Verdon (Part III)

Our last days in Verdon were spent enjoying the scenery,
and making a leisurely tour around the gorge. 
We'll let these pictures speak for themselves.


Monday, 21 November 2011

Verdon (Part II)

So with the success of having climbed La Demande, we were more disposed to enjoying Verdon.

Since then, we've done a couple more single pitch routes – one that wasn't in our guidebook, but had everything to recommend it: great rock in a fantastic location. Beautifully shaped holds, delicate but physical moves, curving up for more than 40metres from an exposed belay above one of the favourite haunts of the vultures.

And we've also jumped on “A Tout Coeur”, with 7 short pitches up from the Jardin des Ecureuils. The first pitch was a polished sandbag, and whilst not the hardest pitch – it felt like the crux! But the remaining 6 were just lovely, finishing the route on Passion d'amour: delicate face climbing, requiring constant attention to feet and body positions.

We've continued to free-camp at the top of the cliff, driving into the extremely quiet hamlet of La Palud or the larger (but still quiet) town of Castellane for supplies, laundry and (only once!) a free hot shower, courtesy of a local climber. Our hands have toughened up once again, and we're taking every opportunity we can to enjoy the sun for the brief time it is out. The vultures and the steep drop to the river never cease to amaze, and the good weather continues.

This place is growing on us, it seems.

Wednesday, 16 November 2011

La Demande – The Question

"THE major classic, it should be on the itinerary of any serious climber who visits the Verdon.”

Twelve pitches. 320 metres. Right from the bottom to the top of the gorge.

This route is a mega-classic in the genuine sense of the word: it was the first route climbed on this side of the gorge, by Joel Coqueugniot and Francois Guillot in 1968. This was back before rappel-bolting, with the ascents done from the ground up, before modern climbing gear, ropes and shoes. The route may have gained some fixed protection in recent years, but its history was intimidating – not to mention its length and popularity. Despite its moderate grade, to climb La Demande would call for a strenuous effort.

We set off as the sun started to hit the rock, and headed down the four rappels to the Jardin des Ecureuils. A short scramble lead us to three more rappels, and we were in the scrub at the bottom of the gorge. Bashing through this, following whichever pig-path seemed the widest, we arrived at the rather uninspiring base of our route.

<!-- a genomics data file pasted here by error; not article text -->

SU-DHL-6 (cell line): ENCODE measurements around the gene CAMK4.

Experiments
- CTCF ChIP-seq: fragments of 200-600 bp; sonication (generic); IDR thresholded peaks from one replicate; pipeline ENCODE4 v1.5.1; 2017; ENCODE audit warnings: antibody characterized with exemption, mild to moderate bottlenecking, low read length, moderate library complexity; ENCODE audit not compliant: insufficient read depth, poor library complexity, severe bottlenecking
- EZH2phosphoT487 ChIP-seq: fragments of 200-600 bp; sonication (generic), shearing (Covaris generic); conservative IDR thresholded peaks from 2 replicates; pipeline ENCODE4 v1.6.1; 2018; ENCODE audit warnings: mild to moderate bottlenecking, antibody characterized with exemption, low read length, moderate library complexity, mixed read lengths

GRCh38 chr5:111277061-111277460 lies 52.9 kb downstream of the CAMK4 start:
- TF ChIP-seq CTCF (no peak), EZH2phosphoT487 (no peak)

From the bottom, looking up - not so inspiring from this angle, admittedly!
We'd been advised not to judge the route from the first three pitches; as more parties start out on these than finish the route in its entirety, they are more polished. They're also not what the route is famous for! Linking a couple of these pitches together, we were soon happy to be half-way up the cliff – 6 pitches and about 160 metres of climbing done.

Up ... 
... and more up!

But we were not at all half-way through the climb in terms of effort required! A fun, but delicate and strenuous, pitch followed, as the route lead us into the wide fissure that forms the top of the route. One more easier section, and we were at the two crux pitches: the so-called “fearsome upper chimneys”.

The view from inside the chimney.
As a rule, climbers these days don't climb chimneys. The rock is generally softer; that's why there's a massive split in the cliff in the first place. They collect water, moss, vulture droppings and other mess from above, and no-one likes to get wet and grubby. Even with all the fancy modern climbing gear, they can be hard to protect too – although old-school climbers will no doubt tell you that once you're jammed into a chimney, you can't fall out… so why would you need protection anyway? Aside from for your mental health, that is?
"Star" bridging by Mark.
So, whilst this chimney was mostly dry and solid, the motions used to climb a chimney feel strange and strenuous to us: bridging the distance with feet and hands on either side, using the friction of feet on one side and bum on the other to shuffle your way up, and generally thrutching, puffing, panting and praying until something like a hand- or foot-hold appears. It's also not very dignified. In parts, the right-hand wall has been polished to a light shine by the passage of so many backs and bottoms: it's comforting to know that you are not the first person to use more body parts than hands and feet on this part of the route.

"Bum and feet" bridging by Jen
Thankfully too, a few extra bolts have been placed on these two pitches – certainly not nearly enough to aid from one to the next, or to prevent the leader from feeling like he's going to slam into the belayer if he pops off, but reassuring nonetheless.

And with part of your body on the the left, and part on the right, the climber looks straight down the middle to the river in the gorge, far, far below. Even though we were in a chimney, it feels fantastically exposed!

With sighs of relief, we reached the penultimate belay – the sun was dipping lower and the temperature was already dropping. The days are short in November! The last pitch was a bit of a tired ramble, but we were then at the top – just as the sun lit up the neighbouring cliffs before disappearing for the day. 

Tuesday, 15 November 2011

A van pet?

We've met a fair number of van people who had a pet along with them for the ride, for company and security. Many rescue a stray dog on their travels – the Dutch and German from Spain, and the Spanish from Turkey – it's just not the done thing to rescue an animal from your own country.

But when we heard strange rustlings outside one evening, we didn't think that we had acquired a little French pet of our very own … it was only on closer inspection of the battery compartment that a selection of leaves, soft rubbishy bits and half-chewed acorns were found.

Perhaps we should be thankful that Mousey had acorns rather than decide to chew on any wires, and that the rumblings of the engine scared Mousey out of his / her new home, before we had to issue cruel eviction orders. 

Or rather, we think he / she has been scared away .. was that noise coming from outside, or under the bonnet?!